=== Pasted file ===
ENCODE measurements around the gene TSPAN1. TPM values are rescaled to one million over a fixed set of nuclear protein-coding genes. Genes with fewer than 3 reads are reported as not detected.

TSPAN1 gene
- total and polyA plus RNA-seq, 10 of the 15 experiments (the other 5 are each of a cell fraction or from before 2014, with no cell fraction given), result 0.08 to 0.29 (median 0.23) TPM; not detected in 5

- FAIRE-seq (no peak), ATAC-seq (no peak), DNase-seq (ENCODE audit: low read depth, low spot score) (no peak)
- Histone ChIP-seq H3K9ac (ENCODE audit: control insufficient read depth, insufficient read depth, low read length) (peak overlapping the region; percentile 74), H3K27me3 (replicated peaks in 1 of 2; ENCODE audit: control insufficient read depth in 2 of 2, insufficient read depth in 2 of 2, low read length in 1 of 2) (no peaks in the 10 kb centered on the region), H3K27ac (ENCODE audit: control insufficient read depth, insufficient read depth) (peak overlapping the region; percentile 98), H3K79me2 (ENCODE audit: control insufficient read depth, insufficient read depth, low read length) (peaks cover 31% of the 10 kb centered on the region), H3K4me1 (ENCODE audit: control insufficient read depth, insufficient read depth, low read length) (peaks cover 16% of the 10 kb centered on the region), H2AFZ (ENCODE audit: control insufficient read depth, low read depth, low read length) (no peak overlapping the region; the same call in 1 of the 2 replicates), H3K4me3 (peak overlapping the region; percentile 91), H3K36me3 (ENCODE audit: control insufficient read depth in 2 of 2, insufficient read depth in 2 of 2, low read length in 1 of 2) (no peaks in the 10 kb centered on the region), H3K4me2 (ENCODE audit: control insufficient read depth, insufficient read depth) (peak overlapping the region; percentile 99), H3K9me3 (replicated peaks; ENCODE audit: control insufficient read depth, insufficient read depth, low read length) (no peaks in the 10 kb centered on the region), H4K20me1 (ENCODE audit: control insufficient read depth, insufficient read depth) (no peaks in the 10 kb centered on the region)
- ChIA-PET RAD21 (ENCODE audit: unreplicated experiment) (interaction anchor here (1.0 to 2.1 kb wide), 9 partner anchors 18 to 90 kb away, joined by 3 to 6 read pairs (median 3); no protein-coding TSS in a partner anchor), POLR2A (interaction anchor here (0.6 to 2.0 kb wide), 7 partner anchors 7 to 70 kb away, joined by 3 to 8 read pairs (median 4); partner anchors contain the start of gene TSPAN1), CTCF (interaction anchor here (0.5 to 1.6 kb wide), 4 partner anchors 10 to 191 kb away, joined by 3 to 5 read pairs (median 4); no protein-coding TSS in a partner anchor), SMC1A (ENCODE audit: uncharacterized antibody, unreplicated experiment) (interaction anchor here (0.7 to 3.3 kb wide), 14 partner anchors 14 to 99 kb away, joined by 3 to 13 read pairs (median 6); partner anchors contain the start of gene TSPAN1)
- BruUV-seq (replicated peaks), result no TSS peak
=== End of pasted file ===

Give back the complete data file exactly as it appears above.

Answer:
ENCODE measurements around the gene TSPAN1. TPM values are rescaled to one million over a fixed set of nuclear protein-coding genes. Genes with fewer than 3 reads are reported as not detected.

TSPAN1 gene
- total and polyA plus RNA-seq, 10 of the 15 experiments (the other 5 are each of a cell fraction or from before 2014, with no cell fraction given), result 0.08 to 0.29 (median 0.23) TPM; not detected in 5

- FAIRE-seq (no peak), ATAC-seq (no peak), DNase-seq (ENCODE audit: low read depth, low spot score) (no peak)
- Histone ChIP-seq H3K9ac (ENCODE audit: control insufficient read depth, insufficient read depth, low read length) (peak overlapping the region; percentile 74), H3K27me3 (replicated peaks in 1 of 2; ENCODE audit: control insufficient read depth in 2 of 2, insufficient read depth in 2 of 2, low read length in 1 of 2) (no peaks in the 10 kb centered on the region), H3K27ac (ENCODE audit: control insufficient read depth, insufficient read depth) (peak overlapping the region; percentile 98), H3K79me2 (ENCODE audit: control insufficient read depth, insufficient read depth, low read length) (peaks cover 31% of the 10 kb centered on the region), H3K4me1 (ENCODE audit: control insufficient read depth, insufficient read depth, low read length) (peaks cover 16% of the 10 kb centered on the region), H2AFZ (ENCODE audit: control insufficient read depth, low read depth, low read length) (no peak overlapping the region; the same call in 1 of the 2 replicates), H3K4me3 (peak overlapping the region; percentile 91), H3K36me3 (ENCODE audit: control insufficient read depth in 2 of 2, insufficient read depth in 2 of 2, low read length in 1 of 2) (no peaks in the 10 kb centered on the region), H3K4me2 (ENCODE audit: control insufficient read depth, insufficient read depth) (peak overlapping the region; percentile 99), H3K9me3 (replicated peaks; ENCODE audit: control insufficient read depth, insufficient read depth, low read length) (no peaks in the 10 kb centered on the region), H4K20me1 (ENCODE audit: control insufficient read depth, insufficient read depth) (no peaks in the 10 kb centered on the region)
- ChIA-PET RAD21 (ENCODE audit: unreplicated experiment) (interaction anchor here (1.0 to 2.1 kb wide), 9 partner anchors 18 to 90 kb away, joined by 3 to 6 read pairs (median 3); no protein-coding TSS in a partner anchor), POLR2A (interaction anchor here (0.6 to 2.0 kb wide), 7 partner anchors 7 to 70 kb away, joined by 3 to 8 read pairs (median 4); partner anchors contain the start of gene TSPAN1), CTCF (interaction anchor here (0.5 to 1.6 kb wide), 4 partner anchors 10 to 191 kb away, joined by 3 to 5 read pairs (median 4); no protein-coding TSS in a partner anchor), SMC1A (ENCODE audit: uncharacterized antibody, unreplicated experiment) (interaction anchor here (0.7 to 3.3 kb wide), 14 partner anchors 14 to 99 kb away, joined by 3 to 13 read pairs (median 6); partner anchors contain the start of gene TSPAN1)
- BruUV-seq (replicated peaks), result no TSS peak